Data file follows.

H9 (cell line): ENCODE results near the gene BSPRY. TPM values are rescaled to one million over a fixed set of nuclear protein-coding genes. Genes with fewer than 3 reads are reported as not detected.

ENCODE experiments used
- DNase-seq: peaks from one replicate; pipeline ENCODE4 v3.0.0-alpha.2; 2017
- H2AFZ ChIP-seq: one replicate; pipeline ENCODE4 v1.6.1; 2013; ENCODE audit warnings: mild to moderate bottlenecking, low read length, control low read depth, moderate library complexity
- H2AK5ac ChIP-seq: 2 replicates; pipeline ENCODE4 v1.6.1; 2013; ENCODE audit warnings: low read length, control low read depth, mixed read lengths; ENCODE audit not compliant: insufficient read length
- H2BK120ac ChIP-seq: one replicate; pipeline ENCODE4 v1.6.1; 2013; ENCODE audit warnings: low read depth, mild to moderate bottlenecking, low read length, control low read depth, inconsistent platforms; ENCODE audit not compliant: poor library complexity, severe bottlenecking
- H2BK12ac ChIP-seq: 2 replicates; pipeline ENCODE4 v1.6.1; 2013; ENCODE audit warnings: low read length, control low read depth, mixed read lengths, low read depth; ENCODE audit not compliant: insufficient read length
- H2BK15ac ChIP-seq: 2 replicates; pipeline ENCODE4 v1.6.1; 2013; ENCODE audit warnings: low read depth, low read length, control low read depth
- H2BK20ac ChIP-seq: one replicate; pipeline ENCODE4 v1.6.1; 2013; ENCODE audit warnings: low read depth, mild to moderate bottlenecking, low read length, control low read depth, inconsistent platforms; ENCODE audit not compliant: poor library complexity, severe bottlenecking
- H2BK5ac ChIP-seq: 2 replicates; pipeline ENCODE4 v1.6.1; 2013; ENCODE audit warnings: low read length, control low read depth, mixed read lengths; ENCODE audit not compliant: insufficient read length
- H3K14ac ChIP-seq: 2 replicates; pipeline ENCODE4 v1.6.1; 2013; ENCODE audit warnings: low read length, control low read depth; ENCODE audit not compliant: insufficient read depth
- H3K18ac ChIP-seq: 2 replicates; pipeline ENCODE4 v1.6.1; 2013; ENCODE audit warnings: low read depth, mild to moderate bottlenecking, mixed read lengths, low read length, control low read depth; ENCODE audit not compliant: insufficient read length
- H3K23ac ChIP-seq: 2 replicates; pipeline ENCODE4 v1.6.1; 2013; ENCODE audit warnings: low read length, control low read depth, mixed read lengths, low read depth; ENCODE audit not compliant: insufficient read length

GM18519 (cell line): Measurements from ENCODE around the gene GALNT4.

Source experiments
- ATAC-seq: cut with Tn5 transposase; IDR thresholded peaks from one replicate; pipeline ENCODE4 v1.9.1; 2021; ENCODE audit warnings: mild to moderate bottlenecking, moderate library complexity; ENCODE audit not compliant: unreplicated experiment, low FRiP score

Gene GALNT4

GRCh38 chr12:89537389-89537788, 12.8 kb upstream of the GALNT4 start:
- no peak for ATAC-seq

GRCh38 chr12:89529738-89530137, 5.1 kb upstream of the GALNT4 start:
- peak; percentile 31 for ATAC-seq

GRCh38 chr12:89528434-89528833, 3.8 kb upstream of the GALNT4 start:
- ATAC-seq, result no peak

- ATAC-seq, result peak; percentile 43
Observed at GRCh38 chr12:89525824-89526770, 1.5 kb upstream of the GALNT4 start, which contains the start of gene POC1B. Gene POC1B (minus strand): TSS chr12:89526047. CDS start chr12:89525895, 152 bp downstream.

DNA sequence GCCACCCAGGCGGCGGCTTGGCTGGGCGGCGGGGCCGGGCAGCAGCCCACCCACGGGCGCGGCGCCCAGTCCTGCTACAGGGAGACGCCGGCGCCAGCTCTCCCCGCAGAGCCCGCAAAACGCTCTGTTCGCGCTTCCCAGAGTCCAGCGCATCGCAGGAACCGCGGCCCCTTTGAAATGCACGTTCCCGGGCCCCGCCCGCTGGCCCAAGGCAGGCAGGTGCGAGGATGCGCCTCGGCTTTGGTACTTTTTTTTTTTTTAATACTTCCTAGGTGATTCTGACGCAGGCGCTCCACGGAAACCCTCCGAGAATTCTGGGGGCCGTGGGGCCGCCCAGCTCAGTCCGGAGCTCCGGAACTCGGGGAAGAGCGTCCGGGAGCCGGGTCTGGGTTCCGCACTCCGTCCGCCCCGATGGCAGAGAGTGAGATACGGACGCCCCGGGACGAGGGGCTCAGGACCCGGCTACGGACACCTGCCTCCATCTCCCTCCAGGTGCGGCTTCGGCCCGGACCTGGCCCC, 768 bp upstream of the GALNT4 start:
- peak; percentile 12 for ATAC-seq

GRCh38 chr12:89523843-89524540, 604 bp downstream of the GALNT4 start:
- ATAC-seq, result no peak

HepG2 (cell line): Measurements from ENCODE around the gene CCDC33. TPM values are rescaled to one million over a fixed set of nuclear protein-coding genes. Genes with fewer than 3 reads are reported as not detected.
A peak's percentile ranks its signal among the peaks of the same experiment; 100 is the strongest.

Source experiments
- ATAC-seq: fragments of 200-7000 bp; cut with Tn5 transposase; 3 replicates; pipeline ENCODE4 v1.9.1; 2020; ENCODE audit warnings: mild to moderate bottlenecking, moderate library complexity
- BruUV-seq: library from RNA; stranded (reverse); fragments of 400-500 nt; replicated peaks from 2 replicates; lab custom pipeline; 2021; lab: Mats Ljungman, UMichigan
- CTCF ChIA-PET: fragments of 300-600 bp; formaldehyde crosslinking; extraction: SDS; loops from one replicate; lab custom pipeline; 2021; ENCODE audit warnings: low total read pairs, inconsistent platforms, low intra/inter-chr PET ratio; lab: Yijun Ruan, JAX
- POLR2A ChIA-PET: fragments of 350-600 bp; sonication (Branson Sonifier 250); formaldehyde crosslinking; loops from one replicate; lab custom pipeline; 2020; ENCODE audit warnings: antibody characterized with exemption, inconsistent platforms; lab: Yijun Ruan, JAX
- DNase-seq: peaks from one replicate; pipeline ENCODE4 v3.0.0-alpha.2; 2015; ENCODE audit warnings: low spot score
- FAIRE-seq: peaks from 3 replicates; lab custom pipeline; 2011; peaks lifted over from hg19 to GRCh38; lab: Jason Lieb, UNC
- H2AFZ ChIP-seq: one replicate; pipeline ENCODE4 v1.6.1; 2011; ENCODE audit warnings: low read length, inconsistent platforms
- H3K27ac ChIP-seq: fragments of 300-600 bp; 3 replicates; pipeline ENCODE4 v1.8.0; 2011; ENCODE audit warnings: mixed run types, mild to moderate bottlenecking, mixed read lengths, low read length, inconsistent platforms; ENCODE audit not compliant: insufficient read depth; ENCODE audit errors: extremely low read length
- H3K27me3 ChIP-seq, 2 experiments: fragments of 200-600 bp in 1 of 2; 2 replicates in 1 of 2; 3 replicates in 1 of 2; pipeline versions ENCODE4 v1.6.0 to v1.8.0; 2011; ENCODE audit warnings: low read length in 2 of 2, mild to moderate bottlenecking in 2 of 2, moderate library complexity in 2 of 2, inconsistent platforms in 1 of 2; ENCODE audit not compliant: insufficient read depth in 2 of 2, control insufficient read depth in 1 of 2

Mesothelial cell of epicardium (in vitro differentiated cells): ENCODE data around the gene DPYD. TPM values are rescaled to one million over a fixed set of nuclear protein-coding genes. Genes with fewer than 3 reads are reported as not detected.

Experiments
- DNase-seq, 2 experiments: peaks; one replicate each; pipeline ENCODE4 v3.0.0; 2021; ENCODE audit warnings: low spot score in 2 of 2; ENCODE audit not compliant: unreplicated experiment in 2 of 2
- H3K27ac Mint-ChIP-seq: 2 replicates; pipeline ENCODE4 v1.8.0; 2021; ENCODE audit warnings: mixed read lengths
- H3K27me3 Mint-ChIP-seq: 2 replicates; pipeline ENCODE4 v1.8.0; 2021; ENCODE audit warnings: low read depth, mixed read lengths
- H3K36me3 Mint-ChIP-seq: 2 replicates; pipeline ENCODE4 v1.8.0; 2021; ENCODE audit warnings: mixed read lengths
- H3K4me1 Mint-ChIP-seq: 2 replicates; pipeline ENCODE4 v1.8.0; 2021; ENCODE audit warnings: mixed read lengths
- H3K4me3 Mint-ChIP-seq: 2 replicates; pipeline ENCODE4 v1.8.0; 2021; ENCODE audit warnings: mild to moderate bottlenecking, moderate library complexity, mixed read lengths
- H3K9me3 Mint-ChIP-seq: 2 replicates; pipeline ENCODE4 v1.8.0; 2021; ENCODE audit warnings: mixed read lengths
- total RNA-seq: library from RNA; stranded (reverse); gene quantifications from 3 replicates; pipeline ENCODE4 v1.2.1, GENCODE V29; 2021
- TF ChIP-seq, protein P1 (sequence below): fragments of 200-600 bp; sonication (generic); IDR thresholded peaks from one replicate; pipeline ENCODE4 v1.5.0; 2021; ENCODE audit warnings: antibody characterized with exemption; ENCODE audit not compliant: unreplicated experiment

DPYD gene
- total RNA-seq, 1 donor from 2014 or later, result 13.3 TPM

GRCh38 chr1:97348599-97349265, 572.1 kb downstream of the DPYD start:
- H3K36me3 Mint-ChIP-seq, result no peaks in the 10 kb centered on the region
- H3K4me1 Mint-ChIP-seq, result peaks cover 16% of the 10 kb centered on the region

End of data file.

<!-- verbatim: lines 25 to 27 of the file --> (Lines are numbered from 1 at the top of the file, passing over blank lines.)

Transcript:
Observed at GRCh38 chr12:89525824-89526770, 1.5 kb upstream of the GALNT4 start, which contains the start of gene POC1B. Gene POC1B (minus strand): TSS chr12:89526047. CDS start chr12:89525895, 152 bp downstream.

DNA sequence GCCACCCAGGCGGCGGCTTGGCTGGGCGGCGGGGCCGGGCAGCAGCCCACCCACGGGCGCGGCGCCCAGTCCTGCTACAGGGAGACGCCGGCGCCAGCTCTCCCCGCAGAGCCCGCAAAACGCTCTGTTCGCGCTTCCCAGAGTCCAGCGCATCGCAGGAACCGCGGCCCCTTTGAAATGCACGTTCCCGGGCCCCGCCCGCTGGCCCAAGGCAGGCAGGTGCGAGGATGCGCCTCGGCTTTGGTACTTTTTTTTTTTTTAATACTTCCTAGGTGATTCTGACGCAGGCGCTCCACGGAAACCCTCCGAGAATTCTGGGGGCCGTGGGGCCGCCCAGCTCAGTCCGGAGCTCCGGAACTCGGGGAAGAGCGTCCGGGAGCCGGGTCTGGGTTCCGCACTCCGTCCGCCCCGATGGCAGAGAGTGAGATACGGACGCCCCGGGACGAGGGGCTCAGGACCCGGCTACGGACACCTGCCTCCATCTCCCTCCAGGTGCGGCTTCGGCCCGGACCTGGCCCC, 768 bp upstream of the GALNT4 start:
- peak; percentile 12 for ATAC-seq